A Nation of Moochers: America's Addiction to Getting Something for Nothing
Charles J. Sykes
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We have experienced a shift in American character: we've become a nation of moochers. Increasingly dependent on the efforts of others over our own, Americans are free to freeload. From the corporate bailouts on Wall Street to the alarming increases in personal default and dependency, from questionable tax exemptions to enormous pension, healthcare, and other entitlement costs, the new moocher culture cuts across lines of class, race, and private and public sectors. And the millions that plan and behave sensibly, only to bail out the profligate? They're angry.
Charles Sykes' argument is not against compassion or legitimate charity, but targets the new moocher culture, in which self-reliance and personal responsibility have given way to mass grasping after handouts. A Nation of Moochers is a persuasively argued and entertaining rallying cry for Americans who are tired of playing by the rules and paying for those who don't.
million, a $200,000 annual pension requires savings of $5 million, and so on. Scandals This taxpayer largesse falls on the worthy and the unworthy alike. A Buffalo police detective, serving forty-five years in prison, is collecting a $40,544 annual pension; so too is disgraced New York State Comptroller Alan G. Hevesi, who collected a $166,000 pension even after pleading guilty to a felony corruption charge. Not even a conviction for sexually abusing five members of a Boy Scout troop he once
per-child credit, the college student credit, the Making Work Pay credit, eligibility for a homebuyer credit, along with deductions for her IRA and for student loan interest. Especially for the middle class, noted Forbes, the tax code has become “a blatant shell game. Congress gives with one hand and takes with the other.”5 The Parent (and Student) Tax The big hammer, however, is the cost of college, an especially tricky and onerous problem for the middle class. To qualify for need-based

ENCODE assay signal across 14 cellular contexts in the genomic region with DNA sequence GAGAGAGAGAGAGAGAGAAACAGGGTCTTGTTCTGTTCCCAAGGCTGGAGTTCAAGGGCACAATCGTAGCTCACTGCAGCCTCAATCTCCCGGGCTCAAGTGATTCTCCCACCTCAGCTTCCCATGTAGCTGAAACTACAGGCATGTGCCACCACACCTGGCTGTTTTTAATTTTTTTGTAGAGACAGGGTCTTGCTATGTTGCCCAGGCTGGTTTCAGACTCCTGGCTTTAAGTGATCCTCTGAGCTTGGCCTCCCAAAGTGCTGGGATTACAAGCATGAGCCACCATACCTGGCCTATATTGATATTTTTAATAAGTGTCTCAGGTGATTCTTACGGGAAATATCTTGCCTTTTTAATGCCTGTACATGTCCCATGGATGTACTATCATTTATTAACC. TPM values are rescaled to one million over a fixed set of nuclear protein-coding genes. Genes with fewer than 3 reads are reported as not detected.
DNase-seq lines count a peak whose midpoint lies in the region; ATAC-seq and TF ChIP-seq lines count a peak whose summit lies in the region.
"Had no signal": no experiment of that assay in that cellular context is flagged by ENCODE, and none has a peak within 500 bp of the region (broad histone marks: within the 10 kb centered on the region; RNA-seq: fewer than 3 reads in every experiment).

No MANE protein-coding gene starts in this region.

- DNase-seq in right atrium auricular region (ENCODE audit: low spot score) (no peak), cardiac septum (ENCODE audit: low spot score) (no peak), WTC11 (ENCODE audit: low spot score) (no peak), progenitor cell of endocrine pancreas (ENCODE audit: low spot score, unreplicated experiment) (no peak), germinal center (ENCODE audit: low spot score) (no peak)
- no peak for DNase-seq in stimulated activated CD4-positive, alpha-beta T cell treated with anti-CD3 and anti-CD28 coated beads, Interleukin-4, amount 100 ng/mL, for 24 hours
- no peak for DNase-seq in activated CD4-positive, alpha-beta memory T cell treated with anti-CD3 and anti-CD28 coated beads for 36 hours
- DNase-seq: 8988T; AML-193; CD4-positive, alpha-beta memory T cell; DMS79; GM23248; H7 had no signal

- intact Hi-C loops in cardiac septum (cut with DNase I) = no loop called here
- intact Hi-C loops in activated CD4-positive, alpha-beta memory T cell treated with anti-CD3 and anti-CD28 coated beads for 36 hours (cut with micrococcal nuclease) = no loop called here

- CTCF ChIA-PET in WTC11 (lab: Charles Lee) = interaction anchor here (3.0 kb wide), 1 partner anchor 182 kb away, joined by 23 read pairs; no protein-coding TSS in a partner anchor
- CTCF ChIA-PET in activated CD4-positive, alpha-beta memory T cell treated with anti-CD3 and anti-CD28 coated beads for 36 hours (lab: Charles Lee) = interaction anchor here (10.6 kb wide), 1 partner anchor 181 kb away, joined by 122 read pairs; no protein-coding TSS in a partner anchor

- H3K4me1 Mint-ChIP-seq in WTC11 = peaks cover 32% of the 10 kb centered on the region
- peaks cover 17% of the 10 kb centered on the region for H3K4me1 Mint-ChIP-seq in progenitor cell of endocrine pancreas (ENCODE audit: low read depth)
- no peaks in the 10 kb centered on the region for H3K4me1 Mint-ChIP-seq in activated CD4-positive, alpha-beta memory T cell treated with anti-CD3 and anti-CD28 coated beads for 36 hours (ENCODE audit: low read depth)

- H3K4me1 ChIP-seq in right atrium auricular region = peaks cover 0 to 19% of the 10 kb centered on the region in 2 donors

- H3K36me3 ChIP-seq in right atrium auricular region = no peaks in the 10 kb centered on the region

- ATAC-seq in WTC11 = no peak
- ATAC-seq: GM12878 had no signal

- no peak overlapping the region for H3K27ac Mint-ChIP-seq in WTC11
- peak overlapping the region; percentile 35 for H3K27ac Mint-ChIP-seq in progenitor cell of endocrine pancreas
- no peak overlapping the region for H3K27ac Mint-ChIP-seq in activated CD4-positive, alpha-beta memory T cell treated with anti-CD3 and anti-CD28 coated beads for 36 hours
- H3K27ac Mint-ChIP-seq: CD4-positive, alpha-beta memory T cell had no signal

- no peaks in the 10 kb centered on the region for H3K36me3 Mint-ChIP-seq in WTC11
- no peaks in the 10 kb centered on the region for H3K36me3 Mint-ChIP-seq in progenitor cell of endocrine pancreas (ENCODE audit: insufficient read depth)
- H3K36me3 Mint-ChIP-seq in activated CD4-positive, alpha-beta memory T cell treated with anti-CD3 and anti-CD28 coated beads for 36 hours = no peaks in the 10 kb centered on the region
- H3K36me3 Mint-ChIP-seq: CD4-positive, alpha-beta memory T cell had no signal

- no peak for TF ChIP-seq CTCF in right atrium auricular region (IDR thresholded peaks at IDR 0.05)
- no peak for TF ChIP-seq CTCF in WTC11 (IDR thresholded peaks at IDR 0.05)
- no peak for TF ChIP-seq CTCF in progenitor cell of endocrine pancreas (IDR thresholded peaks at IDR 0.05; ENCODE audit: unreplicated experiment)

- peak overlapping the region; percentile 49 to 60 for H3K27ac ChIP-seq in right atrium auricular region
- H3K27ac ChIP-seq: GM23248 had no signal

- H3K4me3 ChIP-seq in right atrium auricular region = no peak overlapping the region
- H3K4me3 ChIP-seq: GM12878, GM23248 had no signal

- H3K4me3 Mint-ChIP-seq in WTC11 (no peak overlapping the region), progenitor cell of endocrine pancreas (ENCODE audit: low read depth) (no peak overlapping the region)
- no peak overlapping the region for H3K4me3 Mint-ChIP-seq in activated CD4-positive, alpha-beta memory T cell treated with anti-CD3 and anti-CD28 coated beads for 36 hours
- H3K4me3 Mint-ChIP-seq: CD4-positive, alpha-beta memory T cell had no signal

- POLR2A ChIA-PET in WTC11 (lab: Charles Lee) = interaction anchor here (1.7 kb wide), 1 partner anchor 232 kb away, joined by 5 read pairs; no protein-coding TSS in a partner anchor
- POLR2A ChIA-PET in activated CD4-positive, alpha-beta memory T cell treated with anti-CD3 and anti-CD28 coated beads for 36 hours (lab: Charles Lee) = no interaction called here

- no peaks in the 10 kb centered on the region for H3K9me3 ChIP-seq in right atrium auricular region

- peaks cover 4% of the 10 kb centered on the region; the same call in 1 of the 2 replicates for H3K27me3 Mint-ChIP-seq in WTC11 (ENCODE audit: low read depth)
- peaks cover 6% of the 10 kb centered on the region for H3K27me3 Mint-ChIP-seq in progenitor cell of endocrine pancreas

“Congressional Oversight.” 9. Hagan, “Tenacious G.” 10. Carney, Obamanomics, 165. 11. Louise Story and Gretchen Morgenson, “In U.S. Bailout of A.I.G., Forgiveness for Big Banks,” New York Times, June 29, 2010. 12. Ibid. 13. Congressional Oversight Committee, “Congressional Oversight.” 14. Story and Morgenson, “In U.S. Bailout.” 15. Congressional Oversight Committee, “Congressional Oversight.” 16. Ibid. 17. Ibid. 18. Ibid. 19. Graham Bowley, “With Big Profit, Goldman Sees Big Payday
Richard L. S&L crisis Social Democratic Party Social Security cost of/spending on reform of unemployment benefits’ impact on The Social Network (movie) Sowell, Thomas spending by Bush, George W. on food stamps on health service subsidies on Medicaid on Medicare by Obama pork on Social Security on social services, San Francisco statistics on on welfare Steyn, Mark stigma of dependency agricultural subsidies and food stamps and liberalism’s impact on meal programs, school,
about $318,000 but figures the home’s value has dropped to $230,000 or less. After agonizing over the pros and cons, he decided recently to stop making loan payments, even though he can afford them. Mr. Figg plans to rent an apartment nearby, saving about $700 a month.” The Journal reported that such defaults were especially popular in Arizona, California, Florida, and Nevada. (James R. Hagerty and Nick Timiraos, “Debtor’s Dilemma: Pay the Mortgage or Walk Away,” Wall Street Journal, December 17,